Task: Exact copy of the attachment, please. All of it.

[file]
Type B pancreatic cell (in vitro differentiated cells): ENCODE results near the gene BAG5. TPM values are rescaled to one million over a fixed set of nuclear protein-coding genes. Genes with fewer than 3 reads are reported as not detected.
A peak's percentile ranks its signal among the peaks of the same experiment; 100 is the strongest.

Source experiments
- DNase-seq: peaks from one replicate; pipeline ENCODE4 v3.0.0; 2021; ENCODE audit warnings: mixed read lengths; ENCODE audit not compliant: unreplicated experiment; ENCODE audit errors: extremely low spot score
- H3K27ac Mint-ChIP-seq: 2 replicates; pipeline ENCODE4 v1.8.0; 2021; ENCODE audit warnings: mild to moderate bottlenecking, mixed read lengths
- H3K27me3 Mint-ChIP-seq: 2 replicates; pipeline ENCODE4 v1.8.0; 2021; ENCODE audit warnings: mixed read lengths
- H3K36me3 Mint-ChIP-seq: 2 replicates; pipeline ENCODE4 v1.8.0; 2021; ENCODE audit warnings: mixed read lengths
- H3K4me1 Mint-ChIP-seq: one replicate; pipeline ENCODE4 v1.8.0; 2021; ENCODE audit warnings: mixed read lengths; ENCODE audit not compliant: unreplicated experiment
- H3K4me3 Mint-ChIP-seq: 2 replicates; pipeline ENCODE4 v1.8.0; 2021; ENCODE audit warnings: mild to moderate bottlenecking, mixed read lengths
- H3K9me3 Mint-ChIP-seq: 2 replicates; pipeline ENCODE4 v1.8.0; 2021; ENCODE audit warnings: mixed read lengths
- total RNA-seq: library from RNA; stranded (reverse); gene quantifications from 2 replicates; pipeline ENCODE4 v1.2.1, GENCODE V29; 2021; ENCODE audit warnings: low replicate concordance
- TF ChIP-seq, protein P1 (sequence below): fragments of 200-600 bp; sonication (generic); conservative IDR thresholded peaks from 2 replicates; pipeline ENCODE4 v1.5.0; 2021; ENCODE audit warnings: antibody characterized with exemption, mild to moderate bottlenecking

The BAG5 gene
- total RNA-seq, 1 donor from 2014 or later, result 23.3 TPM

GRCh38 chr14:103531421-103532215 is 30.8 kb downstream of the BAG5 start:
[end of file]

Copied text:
Type B pancreatic cell (in vitro differentiated cells): ENCODE results near the gene BAG5. TPM values are rescaled to one million over a fixed set of nuclear protein-coding genes. Genes with fewer than 3 reads are reported as not detected.
A peak's percentile ranks its signal among the peaks of the same experiment; 100 is the strongest.

Source experiments
- DNase-seq: peaks from one replicate; pipeline ENCODE4 v3.0.0; 2021; ENCODE audit warnings: mixed read lengths; ENCODE audit not compliant: unreplicated experiment; ENCODE audit errors: extremely low spot score
- H3K27ac Mint-ChIP-seq: 2 replicates; pipeline ENCODE4 v1.8.0; 2021; ENCODE audit warnings: mild to moderate bottlenecking, mixed read lengths
- H3K27me3 Mint-ChIP-seq: 2 replicates; pipeline ENCODE4 v1.8.0; 2021; ENCODE audit warnings: mixed read lengths
- H3K36me3 Mint-ChIP-seq: 2 replicates; pipeline ENCODE4 v1.8.0; 2021; ENCODE audit warnings: mixed read lengths
- H3K4me1 Mint-ChIP-seq: one replicate; pipeline ENCODE4 v1.8.0; 2021; ENCODE audit warnings: mixed read lengths; ENCODE audit not compliant: unreplicated experiment
- H3K4me3 Mint-ChIP-seq: 2 replicates; pipeline ENCODE4 v1.8.0; 2021; ENCODE audit warnings: mild to moderate bottlenecking, mixed read lengths
- H3K9me3 Mint-ChIP-seq: 2 replicates; pipeline ENCODE4 v1.8.0; 2021; ENCODE audit warnings: mixed read lengths
- total RNA-seq: library from RNA; stranded (reverse); gene quantifications from 2 replicates; pipeline ENCODE4 v1.2.1, GENCODE V29; 2021; ENCODE audit warnings: low replicate concordance
- TF ChIP-seq, protein P1 (sequence below): fragments of 200-600 bp; sonication (generic); conservative IDR thresholded peaks from 2 replicates; pipeline ENCODE4 v1.5.0; 2021; ENCODE audit warnings: antibody characterized with exemption, mild to moderate bottlenecking

The BAG5 gene
- total RNA-seq, 1 donor from 2014 or later, result 23.3 TPM

GRCh38 chr14:103531421-103532215 is 30.8 kb downstream of the BAG5 start: